This is Friday, May 31, 2024.

This is Week 12, Day 5.

This is a recovery day.

Your workout for today:

Warm-up slowly,

40-60 minutes, easy running,

6 x 150-meter stride-outs, with vigor,



get off wet clothes,


Larry’s Deep Thoughts: Recover today so you can race tomorrow. 

The Nike Pre Classic honors the late Steve Prefontaine.

Steve Prefontaine was only 25 when he was killed in an auto accident on May 30, 1975. The complete and honest story has never been truly told due to threats of lawsuits, but the facts are that a fine athlete and true sports personality was killed before his prime.

At the time of his death, Steve Prefontaine had American records at 2,000 meters, 3,000 meters, 2 miles, 3 miles, 5,000 meters, six miles, and 10,000 meters. He detested long runs and never missed a workout in college, per his coach, Bill Dellinger, the 1964 Olympic bronze medalist at 5,000 meters.

Prefontaine was a typical 25-year-old athlete. He liked a few beers, liked girls, and had a mischievous side. He also started a Prison running team. Steve sympathized with the underdog, having been chased and beaten up because of his small size and early challenges with English (he spoke German, like his Mom); he sided with the underdog in many cases.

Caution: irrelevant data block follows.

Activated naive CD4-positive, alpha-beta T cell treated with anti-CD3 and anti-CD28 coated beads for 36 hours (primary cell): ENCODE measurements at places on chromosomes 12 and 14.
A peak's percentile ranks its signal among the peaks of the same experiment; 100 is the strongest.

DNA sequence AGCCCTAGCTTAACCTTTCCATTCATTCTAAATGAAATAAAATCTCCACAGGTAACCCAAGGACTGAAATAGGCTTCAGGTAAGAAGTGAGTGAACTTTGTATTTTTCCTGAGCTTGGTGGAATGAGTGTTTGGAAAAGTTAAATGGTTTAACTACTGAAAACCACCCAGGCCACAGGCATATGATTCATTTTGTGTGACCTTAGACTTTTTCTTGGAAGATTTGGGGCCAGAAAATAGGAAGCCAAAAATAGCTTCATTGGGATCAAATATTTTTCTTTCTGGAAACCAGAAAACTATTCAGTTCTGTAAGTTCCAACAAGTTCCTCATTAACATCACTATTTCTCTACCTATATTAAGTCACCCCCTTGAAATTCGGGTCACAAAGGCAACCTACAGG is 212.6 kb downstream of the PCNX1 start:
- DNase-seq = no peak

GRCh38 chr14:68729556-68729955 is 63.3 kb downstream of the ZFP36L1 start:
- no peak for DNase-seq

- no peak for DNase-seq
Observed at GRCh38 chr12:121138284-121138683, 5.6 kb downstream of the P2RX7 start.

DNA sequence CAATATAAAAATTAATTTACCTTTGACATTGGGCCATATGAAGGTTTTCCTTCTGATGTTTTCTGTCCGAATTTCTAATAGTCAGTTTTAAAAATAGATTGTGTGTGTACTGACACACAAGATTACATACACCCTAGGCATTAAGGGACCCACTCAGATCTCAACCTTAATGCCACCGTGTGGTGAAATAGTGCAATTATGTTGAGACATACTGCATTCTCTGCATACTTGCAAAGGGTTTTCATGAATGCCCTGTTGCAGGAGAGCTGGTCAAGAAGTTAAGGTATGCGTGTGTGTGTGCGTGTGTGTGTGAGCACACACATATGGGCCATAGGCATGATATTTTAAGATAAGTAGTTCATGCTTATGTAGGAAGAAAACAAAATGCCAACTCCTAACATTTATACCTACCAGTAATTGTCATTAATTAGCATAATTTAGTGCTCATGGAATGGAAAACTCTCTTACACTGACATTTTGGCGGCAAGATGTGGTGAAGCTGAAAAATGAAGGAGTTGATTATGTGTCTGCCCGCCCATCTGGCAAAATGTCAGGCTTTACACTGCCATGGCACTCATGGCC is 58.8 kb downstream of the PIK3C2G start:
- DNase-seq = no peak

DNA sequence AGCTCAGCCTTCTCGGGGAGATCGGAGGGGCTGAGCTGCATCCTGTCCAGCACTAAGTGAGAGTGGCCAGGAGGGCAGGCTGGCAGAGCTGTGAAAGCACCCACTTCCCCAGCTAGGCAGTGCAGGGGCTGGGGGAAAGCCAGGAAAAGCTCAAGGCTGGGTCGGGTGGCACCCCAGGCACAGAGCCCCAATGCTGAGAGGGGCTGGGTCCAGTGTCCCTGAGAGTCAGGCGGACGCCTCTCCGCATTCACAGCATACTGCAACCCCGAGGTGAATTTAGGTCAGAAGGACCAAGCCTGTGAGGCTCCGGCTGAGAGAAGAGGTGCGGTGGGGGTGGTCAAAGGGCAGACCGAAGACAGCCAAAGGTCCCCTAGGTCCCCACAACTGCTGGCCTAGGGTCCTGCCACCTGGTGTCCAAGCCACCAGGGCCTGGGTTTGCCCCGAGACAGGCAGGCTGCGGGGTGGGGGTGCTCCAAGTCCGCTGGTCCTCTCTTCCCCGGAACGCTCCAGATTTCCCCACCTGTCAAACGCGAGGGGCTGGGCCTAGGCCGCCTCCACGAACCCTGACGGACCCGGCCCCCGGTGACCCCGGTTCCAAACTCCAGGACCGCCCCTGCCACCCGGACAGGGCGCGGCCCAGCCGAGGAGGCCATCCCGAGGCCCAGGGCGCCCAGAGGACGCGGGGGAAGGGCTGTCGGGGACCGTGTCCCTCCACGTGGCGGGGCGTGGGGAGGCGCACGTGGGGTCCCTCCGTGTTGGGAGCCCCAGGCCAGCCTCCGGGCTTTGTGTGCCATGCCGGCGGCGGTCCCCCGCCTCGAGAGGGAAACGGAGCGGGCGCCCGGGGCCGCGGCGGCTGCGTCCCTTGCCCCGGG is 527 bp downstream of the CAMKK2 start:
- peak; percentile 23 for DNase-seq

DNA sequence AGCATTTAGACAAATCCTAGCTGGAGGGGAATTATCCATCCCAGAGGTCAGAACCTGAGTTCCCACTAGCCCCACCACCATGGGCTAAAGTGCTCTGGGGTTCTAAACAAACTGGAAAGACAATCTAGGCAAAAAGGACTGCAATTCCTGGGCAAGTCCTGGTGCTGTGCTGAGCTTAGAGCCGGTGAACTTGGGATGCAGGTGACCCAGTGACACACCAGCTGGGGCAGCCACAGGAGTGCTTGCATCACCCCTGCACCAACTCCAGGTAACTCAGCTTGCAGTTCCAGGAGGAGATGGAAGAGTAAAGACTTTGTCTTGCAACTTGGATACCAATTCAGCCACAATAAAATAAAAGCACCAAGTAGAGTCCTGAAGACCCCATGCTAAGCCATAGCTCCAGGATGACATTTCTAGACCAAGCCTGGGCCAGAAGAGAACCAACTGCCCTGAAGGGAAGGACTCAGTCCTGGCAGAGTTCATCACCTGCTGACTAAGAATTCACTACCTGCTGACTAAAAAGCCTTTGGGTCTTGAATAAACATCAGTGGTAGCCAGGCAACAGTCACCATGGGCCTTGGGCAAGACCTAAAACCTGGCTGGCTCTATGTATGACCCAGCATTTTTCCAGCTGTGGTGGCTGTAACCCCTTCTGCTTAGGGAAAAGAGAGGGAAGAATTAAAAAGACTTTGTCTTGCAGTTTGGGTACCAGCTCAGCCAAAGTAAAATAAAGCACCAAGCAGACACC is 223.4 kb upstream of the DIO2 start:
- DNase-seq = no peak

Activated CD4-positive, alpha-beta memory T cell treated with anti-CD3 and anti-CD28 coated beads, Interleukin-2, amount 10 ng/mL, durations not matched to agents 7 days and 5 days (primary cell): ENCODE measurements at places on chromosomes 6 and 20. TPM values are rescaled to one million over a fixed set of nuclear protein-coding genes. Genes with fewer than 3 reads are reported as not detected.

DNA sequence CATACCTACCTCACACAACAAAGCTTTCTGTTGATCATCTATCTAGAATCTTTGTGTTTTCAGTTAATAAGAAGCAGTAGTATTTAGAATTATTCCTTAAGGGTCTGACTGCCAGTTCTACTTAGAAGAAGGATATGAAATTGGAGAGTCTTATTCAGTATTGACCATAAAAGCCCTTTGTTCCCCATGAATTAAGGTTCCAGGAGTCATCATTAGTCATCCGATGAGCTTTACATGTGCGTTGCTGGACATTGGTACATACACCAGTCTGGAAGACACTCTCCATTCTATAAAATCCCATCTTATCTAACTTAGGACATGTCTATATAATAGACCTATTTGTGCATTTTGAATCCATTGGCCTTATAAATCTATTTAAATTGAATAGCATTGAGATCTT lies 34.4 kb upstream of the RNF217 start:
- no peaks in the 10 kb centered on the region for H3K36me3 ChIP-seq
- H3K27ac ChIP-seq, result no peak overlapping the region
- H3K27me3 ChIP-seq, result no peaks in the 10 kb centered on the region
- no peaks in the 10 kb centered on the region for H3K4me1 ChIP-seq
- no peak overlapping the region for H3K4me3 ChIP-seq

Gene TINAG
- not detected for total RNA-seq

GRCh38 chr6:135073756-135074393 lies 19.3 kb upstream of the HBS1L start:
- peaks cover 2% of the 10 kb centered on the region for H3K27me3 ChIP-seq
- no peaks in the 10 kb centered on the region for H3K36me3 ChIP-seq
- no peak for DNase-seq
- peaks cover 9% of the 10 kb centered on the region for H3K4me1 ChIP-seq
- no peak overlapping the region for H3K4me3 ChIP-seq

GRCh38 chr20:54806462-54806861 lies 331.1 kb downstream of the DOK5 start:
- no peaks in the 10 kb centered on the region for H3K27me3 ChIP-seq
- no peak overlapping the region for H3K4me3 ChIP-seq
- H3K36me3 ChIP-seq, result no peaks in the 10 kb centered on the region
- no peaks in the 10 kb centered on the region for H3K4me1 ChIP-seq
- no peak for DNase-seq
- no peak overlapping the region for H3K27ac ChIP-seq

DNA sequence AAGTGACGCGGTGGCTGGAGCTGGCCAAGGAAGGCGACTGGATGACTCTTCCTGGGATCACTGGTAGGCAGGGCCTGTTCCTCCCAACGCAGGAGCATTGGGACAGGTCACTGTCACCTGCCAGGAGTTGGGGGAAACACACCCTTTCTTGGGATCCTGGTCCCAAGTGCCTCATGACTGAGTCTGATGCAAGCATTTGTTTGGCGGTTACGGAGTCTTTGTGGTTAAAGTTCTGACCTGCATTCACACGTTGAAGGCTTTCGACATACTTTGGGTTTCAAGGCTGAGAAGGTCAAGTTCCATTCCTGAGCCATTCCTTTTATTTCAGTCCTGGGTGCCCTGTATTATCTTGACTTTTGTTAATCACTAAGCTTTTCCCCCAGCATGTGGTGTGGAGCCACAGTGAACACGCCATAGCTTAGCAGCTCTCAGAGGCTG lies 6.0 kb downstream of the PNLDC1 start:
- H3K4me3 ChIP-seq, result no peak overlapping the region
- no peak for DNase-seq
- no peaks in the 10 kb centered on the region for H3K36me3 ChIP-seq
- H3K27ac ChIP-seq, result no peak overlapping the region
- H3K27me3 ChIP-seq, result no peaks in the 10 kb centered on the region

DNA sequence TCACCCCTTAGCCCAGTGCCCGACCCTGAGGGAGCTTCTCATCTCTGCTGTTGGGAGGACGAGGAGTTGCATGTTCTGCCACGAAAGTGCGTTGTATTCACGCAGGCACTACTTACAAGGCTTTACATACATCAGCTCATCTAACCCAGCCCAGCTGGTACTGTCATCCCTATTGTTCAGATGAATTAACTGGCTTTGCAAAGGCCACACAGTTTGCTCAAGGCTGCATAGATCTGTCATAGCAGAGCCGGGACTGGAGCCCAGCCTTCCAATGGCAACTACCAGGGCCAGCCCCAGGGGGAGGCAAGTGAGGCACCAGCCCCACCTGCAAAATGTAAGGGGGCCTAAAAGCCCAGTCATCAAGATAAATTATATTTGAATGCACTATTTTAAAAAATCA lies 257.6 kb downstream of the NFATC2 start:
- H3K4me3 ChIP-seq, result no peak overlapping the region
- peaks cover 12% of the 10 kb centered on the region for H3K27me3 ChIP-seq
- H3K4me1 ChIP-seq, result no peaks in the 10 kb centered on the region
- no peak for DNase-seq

NIKE Pre Montreal track spike, 1975, photos by Sothebys

I remember hearing about his death when I was 16, and my buddy, Bob Lucas, and I had just finished our run. Seeing the newspaper notice, I just felt the pit of my stomach drop. We had identified with Steve Prefontaine; he had a swagger and an attitude, and Catholic boys at the time wanted both but hid that from the scholastics and priests at our Jesuit high school, Bellarmine Prep.

For thirty-six years, I visited the Pre Classic almost every year. It is like a pilgrimage to consider the life of this young athlete in his prime and what he meant to the running community, his family, friends, fans, and current athletes.

When Frank Shorter was asked by Kenny Moore, one of our sports’ finest writers, to describe Steve Prefontaine, Shorter said, “Imagine a Satyr,.” Steve could stir it up and loved to enjoy an evening with some bacchanalian tendencies.

Friends who knew him described Steve as a guy who liked a good time, could train hard, race hard, and enjoy his friends.

That is a good way to be remembered.


John Walker, Steve Prefontaine, Rod Dixon, racing indoors, photo by Don Chadez

You can get the book Following Pre by Don Chadez right here:

To read our review, go here: